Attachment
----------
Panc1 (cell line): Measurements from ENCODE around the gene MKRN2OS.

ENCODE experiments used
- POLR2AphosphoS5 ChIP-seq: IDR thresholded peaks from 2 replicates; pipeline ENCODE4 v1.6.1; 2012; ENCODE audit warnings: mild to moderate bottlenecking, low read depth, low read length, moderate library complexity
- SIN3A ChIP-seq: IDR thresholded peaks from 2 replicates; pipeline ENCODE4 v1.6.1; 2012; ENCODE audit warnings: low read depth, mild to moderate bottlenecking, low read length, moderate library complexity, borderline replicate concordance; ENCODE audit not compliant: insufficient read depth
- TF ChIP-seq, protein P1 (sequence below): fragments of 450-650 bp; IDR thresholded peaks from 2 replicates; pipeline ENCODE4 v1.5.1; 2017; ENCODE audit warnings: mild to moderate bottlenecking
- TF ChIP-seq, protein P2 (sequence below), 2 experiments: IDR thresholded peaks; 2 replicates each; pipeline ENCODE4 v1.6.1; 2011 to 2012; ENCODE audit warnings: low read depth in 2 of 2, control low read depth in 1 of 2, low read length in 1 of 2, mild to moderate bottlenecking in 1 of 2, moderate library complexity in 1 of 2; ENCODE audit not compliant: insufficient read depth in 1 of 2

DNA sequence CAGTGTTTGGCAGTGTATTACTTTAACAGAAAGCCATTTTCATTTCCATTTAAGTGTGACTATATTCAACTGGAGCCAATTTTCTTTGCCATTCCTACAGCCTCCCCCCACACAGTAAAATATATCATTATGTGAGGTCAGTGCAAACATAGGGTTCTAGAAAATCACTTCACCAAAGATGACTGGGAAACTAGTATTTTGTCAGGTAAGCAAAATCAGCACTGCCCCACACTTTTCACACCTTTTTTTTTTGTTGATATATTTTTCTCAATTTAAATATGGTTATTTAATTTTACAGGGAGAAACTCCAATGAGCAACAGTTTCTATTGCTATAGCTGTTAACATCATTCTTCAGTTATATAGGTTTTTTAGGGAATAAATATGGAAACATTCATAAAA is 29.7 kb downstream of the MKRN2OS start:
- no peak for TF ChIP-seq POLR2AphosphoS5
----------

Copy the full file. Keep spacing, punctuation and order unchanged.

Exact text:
Panc1 (cell line): Measurements from ENCODE around the gene MKRN2OS.

ENCODE experiments used
- POLR2AphosphoS5 ChIP-seq: IDR thresholded peaks from 2 replicates; pipeline ENCODE4 v1.6.1; 2012; ENCODE audit warnings: mild to moderate bottlenecking, low read depth, low read length, moderate library complexity
- SIN3A ChIP-seq: IDR thresholded peaks from 2 replicates; pipeline ENCODE4 v1.6.1; 2012; ENCODE audit warnings: low read depth, mild to moderate bottlenecking, low read length, moderate library complexity, borderline replicate concordance; ENCODE audit not compliant: insufficient read depth
- TF ChIP-seq, protein P1 (sequence below): fragments of 450-650 bp; IDR thresholded peaks from 2 replicates; pipeline ENCODE4 v1.5.1; 2017; ENCODE audit warnings: mild to moderate bottlenecking
- TF ChIP-seq, protein P2 (sequence below), 2 experiments: IDR thresholded peaks; 2 replicates each; pipeline ENCODE4 v1.6.1; 2011 to 2012; ENCODE audit warnings: low read depth in 2 of 2, control low read depth in 1 of 2, low read length in 1 of 2, mild to moderate bottlenecking in 1 of 2, moderate library complexity in 1 of 2; ENCODE audit not compliant: insufficient read depth in 1 of 2

DNA sequence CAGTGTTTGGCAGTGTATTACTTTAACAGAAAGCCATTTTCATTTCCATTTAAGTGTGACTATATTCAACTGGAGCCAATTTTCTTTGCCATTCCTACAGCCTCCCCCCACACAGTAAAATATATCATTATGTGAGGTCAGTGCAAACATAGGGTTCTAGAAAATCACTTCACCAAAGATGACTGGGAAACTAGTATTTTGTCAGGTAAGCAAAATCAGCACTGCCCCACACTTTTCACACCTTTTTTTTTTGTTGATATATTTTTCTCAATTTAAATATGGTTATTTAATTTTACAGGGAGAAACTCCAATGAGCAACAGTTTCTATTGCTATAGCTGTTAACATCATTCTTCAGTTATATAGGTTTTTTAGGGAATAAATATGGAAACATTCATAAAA is 29.7 kb downstream of the MKRN2OS start:
- no peak for TF ChIP-seq POLR2AphosphoS5